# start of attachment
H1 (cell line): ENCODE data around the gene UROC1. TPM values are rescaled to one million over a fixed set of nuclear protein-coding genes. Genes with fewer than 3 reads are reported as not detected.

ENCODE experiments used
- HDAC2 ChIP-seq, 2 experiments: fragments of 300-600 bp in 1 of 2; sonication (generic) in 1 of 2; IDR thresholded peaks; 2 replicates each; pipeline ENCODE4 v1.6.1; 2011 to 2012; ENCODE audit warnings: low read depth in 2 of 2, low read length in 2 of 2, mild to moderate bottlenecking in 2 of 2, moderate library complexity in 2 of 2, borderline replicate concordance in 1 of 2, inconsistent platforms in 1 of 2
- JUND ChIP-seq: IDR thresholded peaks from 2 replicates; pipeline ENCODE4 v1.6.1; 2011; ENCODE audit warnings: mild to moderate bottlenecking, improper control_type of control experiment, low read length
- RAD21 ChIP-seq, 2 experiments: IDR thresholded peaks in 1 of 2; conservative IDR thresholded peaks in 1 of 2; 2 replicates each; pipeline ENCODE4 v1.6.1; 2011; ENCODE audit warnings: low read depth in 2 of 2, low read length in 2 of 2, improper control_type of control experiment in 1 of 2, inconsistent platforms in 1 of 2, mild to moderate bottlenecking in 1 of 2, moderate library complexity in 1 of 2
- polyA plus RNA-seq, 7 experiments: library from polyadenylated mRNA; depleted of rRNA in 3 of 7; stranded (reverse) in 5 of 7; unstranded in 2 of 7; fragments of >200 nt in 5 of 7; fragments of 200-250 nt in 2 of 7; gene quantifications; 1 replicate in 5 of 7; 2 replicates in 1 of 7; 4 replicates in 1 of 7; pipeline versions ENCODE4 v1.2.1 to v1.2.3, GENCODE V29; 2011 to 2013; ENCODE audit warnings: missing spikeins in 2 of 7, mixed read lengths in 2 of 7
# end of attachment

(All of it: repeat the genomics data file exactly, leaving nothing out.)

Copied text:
H1 (cell line): ENCODE data around the gene UROC1. TPM values are rescaled to one million over a fixed set of nuclear protein-coding genes. Genes with fewer than 3 reads are reported as not detected.

ENCODE experiments used
- HDAC2 ChIP-seq, 2 experiments: fragments of 300-600 bp in 1 of 2; sonication (generic) in 1 of 2; IDR thresholded peaks; 2 replicates each; pipeline ENCODE4 v1.6.1; 2011 to 2012; ENCODE audit warnings: low read depth in 2 of 2, low read length in 2 of 2, mild to moderate bottlenecking in 2 of 2, moderate library complexity in 2 of 2, borderline replicate concordance in 1 of 2, inconsistent platforms in 1 of 2
- JUND ChIP-seq: IDR thresholded peaks from 2 replicates; pipeline ENCODE4 v1.6.1; 2011; ENCODE audit warnings: mild to moderate bottlenecking, improper control_type of control experiment, low read length
- RAD21 ChIP-seq, 2 experiments: IDR thresholded peaks in 1 of 2; conservative IDR thresholded peaks in 1 of 2; 2 replicates each; pipeline ENCODE4 v1.6.1; 2011; ENCODE audit warnings: low read depth in 2 of 2, low read length in 2 of 2, improper control_type of control experiment in 1 of 2, inconsistent platforms in 1 of 2, mild to moderate bottlenecking in 1 of 2, moderate library complexity in 1 of 2
- polyA plus RNA-seq, 7 experiments: library from polyadenylated mRNA; depleted of rRNA in 3 of 7; stranded (reverse) in 5 of 7; unstranded in 2 of 7; fragments of >200 nt in 5 of 7; fragments of 200-250 nt in 2 of 7; gene quantifications; 1 replicate in 5 of 7; 2 replicates in 1 of 7; 4 replicates in 1 of 7; pipeline versions ENCODE4 v1.2.1 to v1.2.3, GENCODE V29; 2011 to 2013; ENCODE audit warnings: missing spikeins in 2 of 7, mixed read lengths in 2 of 7